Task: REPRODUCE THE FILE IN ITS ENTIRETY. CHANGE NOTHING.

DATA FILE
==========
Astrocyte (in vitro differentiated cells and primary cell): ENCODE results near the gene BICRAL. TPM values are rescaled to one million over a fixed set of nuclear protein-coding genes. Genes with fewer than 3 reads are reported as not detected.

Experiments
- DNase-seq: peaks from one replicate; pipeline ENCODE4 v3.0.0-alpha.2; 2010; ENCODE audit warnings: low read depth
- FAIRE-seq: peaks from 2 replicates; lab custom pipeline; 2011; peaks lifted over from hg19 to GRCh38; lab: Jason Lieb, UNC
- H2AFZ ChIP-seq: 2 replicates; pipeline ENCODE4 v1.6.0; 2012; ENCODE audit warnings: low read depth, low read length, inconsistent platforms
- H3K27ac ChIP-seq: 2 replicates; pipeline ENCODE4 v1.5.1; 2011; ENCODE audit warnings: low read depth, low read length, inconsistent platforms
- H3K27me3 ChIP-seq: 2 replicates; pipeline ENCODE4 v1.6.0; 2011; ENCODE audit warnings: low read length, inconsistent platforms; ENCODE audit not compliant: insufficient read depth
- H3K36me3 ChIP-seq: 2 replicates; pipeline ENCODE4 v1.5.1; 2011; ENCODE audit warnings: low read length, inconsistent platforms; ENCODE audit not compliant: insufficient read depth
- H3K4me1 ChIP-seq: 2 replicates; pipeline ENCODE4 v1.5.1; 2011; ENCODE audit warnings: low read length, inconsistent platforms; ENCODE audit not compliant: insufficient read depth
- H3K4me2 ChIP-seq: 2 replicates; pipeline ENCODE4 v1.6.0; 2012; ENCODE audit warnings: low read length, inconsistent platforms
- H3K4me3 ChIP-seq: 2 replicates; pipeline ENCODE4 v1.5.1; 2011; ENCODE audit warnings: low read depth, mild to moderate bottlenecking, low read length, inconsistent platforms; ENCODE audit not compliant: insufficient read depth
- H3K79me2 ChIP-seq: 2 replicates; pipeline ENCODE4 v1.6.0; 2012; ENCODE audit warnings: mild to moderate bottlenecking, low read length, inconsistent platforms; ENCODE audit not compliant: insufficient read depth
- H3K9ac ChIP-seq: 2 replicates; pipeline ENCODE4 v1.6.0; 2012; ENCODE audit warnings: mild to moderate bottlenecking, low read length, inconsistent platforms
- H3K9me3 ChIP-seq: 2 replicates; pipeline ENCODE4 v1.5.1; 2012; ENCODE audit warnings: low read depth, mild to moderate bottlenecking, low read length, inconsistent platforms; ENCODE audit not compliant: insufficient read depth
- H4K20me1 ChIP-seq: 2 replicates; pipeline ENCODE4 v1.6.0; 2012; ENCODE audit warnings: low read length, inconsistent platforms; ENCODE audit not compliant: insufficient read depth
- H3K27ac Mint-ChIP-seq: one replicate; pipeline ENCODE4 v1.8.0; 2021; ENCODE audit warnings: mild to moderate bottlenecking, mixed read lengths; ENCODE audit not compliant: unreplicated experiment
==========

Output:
Astrocyte (in vitro differentiated cells and primary cell): ENCODE results near the gene BICRAL. TPM values are rescaled to one million over a fixed set of nuclear protein-coding genes. Genes with fewer than 3 reads are reported as not detected.

Experiments
- DNase-seq: peaks from one replicate; pipeline ENCODE4 v3.0.0-alpha.2; 2010; ENCODE audit warnings: low read depth
- FAIRE-seq: peaks from 2 replicates; lab custom pipeline; 2011; peaks lifted over from hg19 to GRCh38; lab: Jason Lieb, UNC
- H2AFZ ChIP-seq: 2 replicates; pipeline ENCODE4 v1.6.0; 2012; ENCODE audit warnings: low read depth, low read length, inconsistent platforms
- H3K27ac ChIP-seq: 2 replicates; pipeline ENCODE4 v1.5.1; 2011; ENCODE audit warnings: low read depth, low read length, inconsistent platforms
- H3K27me3 ChIP-seq: 2 replicates; pipeline ENCODE4 v1.6.0; 2011; ENCODE audit warnings: low read length, inconsistent platforms; ENCODE audit not compliant: insufficient read depth
- H3K36me3 ChIP-seq: 2 replicates; pipeline ENCODE4 v1.5.1; 2011; ENCODE audit warnings: low read length, inconsistent platforms; ENCODE audit not compliant: insufficient read depth
- H3K4me1 ChIP-seq: 2 replicates; pipeline ENCODE4 v1.5.1; 2011; ENCODE audit warnings: low read length, inconsistent platforms; ENCODE audit not compliant: insufficient read depth
- H3K4me2 ChIP-seq: 2 replicates; pipeline ENCODE4 v1.6.0; 2012; ENCODE audit warnings: low read length, inconsistent platforms
- H3K4me3 ChIP-seq: 2 replicates; pipeline ENCODE4 v1.5.1; 2011; ENCODE audit warnings: low read depth, mild to moderate bottlenecking, low read length, inconsistent platforms; ENCODE audit not compliant: insufficient read depth
- H3K79me2 ChIP-seq: 2 replicates; pipeline ENCODE4 v1.6.0; 2012; ENCODE audit warnings: mild to moderate bottlenecking, low read length, inconsistent platforms; ENCODE audit not compliant: insufficient read depth
- H3K9ac ChIP-seq: 2 replicates; pipeline ENCODE4 v1.6.0; 2012; ENCODE audit warnings: mild to moderate bottlenecking, low read length, inconsistent platforms
- H3K9me3 ChIP-seq: 2 replicates; pipeline ENCODE4 v1.5.1; 2012; ENCODE audit warnings: low read depth, mild to moderate bottlenecking, low read length, inconsistent platforms; ENCODE audit not compliant: insufficient read depth
- H4K20me1 ChIP-seq: 2 replicates; pipeline ENCODE4 v1.6.0; 2012; ENCODE audit warnings: low read length, inconsistent platforms; ENCODE audit not compliant: insufficient read depth
- H3K27ac Mint-ChIP-seq: one replicate; pipeline ENCODE4 v1.8.0; 2021; ENCODE audit warnings: mild to moderate bottlenecking, mixed read lengths; ENCODE audit not compliant: unreplicated experiment